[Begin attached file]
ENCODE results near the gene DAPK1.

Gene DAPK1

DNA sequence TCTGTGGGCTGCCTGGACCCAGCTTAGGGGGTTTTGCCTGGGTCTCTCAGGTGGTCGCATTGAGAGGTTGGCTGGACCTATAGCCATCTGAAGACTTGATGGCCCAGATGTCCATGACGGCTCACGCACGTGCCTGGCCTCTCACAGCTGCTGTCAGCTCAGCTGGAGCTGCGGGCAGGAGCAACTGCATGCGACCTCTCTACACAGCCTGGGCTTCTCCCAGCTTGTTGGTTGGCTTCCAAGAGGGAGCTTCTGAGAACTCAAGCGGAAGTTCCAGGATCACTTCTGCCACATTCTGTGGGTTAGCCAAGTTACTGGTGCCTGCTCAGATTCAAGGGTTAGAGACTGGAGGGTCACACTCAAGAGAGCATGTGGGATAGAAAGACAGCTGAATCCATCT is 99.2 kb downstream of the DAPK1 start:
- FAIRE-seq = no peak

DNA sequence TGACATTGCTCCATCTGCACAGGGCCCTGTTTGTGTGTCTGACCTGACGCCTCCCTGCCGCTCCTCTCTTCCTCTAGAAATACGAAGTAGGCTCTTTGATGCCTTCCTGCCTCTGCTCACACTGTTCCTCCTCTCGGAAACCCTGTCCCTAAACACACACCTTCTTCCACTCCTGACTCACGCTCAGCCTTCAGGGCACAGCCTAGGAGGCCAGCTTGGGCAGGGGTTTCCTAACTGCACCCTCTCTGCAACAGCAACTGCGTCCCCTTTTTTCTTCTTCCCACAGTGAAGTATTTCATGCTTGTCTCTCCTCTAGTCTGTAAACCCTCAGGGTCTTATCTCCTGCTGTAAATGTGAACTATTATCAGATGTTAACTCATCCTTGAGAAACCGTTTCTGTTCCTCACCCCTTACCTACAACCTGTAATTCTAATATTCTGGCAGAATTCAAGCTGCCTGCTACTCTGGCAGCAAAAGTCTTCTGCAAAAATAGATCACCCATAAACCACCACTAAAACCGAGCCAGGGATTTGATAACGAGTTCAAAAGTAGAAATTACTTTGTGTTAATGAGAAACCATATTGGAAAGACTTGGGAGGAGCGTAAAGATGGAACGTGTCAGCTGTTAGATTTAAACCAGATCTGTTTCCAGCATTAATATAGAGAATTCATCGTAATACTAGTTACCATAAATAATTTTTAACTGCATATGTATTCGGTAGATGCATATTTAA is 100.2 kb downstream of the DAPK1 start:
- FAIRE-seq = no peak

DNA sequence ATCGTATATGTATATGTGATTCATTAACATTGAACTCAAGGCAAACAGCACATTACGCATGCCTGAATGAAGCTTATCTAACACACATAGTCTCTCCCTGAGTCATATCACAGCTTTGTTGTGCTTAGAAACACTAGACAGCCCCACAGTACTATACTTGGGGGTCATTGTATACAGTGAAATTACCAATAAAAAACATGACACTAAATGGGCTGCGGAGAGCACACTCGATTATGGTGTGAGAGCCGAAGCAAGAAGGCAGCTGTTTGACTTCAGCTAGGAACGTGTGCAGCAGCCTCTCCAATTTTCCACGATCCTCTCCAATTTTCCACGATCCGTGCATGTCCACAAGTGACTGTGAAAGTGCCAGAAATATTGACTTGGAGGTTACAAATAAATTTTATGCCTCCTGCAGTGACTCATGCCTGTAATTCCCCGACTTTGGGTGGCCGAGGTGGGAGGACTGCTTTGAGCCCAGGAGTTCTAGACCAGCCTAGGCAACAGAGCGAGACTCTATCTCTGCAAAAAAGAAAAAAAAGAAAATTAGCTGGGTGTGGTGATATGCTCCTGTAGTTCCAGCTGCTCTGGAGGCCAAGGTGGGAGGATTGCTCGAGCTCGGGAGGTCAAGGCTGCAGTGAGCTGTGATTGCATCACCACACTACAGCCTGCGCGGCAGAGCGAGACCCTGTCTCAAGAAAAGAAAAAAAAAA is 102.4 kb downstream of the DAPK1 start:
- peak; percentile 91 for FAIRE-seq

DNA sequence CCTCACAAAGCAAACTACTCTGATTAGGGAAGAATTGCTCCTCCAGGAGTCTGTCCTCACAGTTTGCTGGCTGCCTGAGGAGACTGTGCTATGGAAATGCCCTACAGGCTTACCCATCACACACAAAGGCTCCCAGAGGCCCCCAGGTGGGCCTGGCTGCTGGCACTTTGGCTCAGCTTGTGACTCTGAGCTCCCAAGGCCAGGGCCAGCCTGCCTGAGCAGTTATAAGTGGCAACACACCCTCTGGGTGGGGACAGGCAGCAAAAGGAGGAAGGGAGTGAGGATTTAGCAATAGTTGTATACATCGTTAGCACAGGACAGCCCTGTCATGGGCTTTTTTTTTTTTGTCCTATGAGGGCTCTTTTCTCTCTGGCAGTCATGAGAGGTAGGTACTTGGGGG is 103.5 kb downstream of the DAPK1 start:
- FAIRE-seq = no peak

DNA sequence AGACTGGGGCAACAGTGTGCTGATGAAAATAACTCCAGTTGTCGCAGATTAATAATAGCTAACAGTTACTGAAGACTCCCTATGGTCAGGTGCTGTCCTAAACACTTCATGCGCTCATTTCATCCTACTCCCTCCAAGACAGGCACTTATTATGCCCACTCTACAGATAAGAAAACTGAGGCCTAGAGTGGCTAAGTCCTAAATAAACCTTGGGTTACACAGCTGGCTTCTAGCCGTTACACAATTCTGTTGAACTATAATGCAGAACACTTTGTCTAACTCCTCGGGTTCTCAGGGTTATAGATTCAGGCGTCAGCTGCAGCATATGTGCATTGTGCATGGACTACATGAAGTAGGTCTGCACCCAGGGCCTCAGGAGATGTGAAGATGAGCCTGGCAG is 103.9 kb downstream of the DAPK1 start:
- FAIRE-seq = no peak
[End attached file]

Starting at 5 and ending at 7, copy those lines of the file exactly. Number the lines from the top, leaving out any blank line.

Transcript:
DNA sequence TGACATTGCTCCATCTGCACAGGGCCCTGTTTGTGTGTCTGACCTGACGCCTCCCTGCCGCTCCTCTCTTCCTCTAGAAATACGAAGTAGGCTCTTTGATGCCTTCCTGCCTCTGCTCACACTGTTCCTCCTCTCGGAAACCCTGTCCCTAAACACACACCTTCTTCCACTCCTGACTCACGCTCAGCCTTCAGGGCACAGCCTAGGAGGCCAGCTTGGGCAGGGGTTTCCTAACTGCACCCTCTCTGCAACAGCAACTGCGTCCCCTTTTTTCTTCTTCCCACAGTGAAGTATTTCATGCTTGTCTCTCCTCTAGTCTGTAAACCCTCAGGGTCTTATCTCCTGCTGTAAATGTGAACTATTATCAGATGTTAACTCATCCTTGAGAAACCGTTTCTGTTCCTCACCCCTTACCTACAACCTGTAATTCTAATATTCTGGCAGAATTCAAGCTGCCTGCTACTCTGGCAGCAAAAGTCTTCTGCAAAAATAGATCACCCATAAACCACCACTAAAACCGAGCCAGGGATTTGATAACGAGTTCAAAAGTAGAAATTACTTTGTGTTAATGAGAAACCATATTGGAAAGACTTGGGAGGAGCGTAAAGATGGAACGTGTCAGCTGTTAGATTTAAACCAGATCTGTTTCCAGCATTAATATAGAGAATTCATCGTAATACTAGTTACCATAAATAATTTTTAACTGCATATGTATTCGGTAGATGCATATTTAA is 100.2 kb downstream of the DAPK1 start:
- FAIRE-seq = no peak

DNA sequence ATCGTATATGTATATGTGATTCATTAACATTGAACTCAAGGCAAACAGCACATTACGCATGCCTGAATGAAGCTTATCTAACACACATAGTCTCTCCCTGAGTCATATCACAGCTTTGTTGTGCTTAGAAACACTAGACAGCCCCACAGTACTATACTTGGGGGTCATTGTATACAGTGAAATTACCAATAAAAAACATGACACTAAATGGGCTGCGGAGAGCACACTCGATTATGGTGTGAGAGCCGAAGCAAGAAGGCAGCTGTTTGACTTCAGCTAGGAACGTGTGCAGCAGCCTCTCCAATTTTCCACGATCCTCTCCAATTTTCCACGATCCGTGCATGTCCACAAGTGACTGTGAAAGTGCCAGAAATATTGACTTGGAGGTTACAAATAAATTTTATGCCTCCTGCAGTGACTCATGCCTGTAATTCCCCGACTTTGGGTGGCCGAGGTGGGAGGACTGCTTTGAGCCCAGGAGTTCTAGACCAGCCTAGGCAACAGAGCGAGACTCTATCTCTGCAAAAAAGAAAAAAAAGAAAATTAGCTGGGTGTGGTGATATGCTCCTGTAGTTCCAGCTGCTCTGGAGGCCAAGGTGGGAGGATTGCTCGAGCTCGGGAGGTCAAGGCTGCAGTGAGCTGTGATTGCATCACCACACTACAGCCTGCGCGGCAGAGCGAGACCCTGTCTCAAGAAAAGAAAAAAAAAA is 102.4 kb downstream of the DAPK1 start: